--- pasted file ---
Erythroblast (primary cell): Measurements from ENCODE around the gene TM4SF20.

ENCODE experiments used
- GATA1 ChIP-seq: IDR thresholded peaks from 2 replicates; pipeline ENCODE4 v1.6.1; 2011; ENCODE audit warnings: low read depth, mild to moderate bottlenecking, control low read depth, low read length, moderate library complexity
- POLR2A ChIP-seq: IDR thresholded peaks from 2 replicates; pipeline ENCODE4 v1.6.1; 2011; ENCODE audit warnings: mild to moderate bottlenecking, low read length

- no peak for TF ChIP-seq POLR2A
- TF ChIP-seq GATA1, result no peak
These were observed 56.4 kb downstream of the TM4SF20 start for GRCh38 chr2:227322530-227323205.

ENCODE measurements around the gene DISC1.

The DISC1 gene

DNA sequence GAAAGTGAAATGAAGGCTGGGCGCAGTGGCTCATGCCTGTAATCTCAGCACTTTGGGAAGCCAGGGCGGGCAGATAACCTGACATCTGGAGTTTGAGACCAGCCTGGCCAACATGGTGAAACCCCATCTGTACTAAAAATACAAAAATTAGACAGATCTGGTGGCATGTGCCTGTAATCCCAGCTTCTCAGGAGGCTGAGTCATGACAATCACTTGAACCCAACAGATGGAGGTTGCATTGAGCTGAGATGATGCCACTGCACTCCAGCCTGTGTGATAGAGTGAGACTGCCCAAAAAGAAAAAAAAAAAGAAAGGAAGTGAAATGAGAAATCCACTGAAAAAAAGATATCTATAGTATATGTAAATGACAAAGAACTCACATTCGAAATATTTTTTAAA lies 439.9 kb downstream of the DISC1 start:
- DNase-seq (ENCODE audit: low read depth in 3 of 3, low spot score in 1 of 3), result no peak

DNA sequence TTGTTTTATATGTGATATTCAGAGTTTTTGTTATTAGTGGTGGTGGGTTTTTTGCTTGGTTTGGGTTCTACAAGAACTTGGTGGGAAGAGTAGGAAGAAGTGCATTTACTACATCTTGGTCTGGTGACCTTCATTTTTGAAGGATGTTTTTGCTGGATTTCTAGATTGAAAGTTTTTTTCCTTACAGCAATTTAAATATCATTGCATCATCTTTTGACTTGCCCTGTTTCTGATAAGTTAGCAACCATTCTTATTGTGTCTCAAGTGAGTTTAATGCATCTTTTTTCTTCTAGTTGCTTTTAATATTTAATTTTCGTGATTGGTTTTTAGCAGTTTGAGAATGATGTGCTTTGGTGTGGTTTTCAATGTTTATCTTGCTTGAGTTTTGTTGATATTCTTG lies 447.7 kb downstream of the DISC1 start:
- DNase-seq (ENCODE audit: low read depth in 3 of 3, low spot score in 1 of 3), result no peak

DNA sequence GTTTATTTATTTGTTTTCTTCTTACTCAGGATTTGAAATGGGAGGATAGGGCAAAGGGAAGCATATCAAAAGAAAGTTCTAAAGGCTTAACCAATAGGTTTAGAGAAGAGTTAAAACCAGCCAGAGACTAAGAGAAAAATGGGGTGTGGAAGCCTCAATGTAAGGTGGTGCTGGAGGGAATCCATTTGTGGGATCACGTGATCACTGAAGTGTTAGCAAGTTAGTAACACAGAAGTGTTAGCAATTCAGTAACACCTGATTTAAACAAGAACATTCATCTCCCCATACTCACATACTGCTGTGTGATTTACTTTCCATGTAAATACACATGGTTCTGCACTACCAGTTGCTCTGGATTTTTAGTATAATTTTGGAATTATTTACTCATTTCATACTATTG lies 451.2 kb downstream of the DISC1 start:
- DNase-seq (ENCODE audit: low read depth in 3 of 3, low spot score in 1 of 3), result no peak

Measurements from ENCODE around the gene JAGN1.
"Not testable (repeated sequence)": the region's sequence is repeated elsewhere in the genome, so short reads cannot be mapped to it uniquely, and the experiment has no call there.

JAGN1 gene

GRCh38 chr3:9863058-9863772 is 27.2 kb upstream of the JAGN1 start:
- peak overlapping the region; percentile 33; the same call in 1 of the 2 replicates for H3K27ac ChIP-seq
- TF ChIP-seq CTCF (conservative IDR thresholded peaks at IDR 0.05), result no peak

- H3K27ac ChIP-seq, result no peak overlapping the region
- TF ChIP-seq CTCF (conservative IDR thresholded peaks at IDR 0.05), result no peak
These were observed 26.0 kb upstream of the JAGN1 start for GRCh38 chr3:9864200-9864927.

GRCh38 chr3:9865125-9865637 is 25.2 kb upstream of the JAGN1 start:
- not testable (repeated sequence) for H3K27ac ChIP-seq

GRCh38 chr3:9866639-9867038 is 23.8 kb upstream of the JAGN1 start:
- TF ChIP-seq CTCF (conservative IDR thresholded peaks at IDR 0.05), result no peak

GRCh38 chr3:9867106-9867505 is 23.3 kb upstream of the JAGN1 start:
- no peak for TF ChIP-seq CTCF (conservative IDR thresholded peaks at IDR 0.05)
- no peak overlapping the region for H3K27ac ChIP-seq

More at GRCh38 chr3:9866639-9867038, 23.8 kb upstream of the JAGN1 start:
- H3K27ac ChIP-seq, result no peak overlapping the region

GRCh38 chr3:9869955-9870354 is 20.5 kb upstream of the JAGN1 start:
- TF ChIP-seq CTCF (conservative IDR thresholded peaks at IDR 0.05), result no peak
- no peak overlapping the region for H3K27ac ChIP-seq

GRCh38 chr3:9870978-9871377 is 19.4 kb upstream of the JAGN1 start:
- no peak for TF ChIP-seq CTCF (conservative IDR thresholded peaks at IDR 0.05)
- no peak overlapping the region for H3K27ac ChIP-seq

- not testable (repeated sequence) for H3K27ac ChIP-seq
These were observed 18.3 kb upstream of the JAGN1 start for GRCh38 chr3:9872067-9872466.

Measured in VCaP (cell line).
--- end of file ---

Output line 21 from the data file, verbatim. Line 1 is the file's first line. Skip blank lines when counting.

- TF ChIP-seq CTCF (conservative IDR thresholded peaks at IDR 0.05), result no peak